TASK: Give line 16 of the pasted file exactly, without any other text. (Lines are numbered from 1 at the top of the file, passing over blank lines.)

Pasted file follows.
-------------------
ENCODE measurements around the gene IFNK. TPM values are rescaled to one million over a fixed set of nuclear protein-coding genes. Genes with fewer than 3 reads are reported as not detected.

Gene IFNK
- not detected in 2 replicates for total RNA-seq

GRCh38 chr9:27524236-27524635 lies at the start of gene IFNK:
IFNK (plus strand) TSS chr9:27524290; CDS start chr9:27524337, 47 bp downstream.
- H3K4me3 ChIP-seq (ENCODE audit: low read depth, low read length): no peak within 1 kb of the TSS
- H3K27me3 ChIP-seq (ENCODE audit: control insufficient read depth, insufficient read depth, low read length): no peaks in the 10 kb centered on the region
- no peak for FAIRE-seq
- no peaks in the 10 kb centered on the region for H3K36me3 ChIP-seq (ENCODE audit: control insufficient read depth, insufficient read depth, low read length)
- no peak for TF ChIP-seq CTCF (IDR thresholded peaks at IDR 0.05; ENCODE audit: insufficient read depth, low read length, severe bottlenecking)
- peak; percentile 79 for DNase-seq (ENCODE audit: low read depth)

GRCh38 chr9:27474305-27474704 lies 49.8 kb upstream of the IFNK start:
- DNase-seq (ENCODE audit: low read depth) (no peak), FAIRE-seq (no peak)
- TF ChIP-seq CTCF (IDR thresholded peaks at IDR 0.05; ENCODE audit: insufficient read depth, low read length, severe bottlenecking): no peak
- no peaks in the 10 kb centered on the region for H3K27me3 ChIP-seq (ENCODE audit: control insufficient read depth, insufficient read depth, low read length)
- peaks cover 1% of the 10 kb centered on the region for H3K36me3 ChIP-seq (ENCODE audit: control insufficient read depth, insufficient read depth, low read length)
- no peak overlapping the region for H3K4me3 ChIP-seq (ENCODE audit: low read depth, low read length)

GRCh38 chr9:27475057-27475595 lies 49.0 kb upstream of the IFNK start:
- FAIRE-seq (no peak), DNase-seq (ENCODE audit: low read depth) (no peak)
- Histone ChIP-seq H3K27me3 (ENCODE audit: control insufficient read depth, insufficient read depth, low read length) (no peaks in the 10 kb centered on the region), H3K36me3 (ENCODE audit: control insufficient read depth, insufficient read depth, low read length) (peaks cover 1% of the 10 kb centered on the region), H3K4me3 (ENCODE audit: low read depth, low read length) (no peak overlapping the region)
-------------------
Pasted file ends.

- peaks cover 1% of the 10 kb centered on the region for H3K36me3 ChIP-seq (ENCODE audit: control insufficient read depth, insufficient read depth, low read length)